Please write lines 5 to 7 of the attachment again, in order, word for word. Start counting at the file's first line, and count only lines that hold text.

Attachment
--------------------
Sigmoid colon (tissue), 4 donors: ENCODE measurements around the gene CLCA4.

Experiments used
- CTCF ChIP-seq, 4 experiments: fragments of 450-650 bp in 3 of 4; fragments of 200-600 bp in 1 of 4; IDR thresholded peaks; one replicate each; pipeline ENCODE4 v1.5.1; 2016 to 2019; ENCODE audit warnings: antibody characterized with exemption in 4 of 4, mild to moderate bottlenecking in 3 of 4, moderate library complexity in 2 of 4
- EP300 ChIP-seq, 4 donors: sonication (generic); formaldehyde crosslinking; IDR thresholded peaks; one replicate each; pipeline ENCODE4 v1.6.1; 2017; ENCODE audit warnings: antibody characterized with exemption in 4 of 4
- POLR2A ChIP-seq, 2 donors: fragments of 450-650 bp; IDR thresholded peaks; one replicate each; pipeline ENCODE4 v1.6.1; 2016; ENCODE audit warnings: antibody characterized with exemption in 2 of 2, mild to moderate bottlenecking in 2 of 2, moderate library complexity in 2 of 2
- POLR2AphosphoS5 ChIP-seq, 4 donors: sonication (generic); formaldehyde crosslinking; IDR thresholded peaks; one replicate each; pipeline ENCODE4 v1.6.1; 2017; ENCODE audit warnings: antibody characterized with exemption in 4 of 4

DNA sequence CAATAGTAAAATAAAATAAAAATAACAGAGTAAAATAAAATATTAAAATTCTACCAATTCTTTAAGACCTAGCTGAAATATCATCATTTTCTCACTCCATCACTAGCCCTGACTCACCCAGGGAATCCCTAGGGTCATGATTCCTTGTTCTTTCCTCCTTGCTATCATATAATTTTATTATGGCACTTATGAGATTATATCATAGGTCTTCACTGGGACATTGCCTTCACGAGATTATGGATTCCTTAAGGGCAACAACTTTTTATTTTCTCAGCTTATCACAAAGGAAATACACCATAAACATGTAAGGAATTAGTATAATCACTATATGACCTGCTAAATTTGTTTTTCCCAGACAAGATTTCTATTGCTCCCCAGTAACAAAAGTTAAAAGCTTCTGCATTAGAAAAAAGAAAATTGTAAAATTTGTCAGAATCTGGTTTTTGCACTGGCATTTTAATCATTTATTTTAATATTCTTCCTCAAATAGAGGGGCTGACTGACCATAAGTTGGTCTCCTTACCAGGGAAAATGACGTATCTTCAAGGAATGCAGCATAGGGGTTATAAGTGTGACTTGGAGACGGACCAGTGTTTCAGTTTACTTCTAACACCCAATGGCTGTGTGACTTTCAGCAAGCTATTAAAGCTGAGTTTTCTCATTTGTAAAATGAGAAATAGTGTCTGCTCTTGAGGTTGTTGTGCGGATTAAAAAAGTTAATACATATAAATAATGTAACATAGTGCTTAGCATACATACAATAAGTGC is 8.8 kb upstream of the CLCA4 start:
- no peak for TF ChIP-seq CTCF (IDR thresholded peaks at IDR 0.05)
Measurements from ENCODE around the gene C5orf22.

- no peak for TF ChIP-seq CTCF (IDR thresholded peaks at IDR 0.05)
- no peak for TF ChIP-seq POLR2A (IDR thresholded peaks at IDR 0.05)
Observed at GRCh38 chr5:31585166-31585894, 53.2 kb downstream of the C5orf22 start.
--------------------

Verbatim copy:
- POLR2A ChIP-seq, 2 donors: fragments of 450-650 bp; IDR thresholded peaks; one replicate each; pipeline ENCODE4 v1.6.1; 2016; ENCODE audit warnings: antibody characterized with exemption in 2 of 2, mild to moderate bottlenecking in 2 of 2, moderate library complexity in 2 of 2
- POLR2AphosphoS5 ChIP-seq, 4 donors: sonication (generic); formaldehyde crosslinking; IDR thresholded peaks; one replicate each; pipeline ENCODE4 v1.6.1; 2017; ENCODE audit warnings: antibody characterized with exemption in 4 of 4

DNA sequence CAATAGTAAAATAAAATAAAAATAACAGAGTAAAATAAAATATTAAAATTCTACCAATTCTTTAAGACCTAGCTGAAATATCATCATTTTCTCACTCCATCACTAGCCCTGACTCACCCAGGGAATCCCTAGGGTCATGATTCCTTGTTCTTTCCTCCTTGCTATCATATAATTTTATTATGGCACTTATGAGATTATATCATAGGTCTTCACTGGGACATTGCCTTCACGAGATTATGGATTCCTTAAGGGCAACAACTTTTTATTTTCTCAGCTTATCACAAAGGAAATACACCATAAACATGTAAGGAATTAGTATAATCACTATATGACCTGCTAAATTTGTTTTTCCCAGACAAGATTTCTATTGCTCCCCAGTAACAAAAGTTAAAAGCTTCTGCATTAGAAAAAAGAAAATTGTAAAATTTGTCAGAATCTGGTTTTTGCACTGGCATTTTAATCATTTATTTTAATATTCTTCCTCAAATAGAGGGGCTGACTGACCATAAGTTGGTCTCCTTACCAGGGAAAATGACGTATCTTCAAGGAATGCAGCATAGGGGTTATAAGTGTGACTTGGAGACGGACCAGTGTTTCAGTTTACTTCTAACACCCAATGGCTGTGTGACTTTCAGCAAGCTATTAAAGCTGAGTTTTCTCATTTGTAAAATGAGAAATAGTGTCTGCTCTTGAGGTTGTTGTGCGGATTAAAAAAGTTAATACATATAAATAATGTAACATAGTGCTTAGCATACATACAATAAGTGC is 8.8 kb upstream of the CLCA4 start: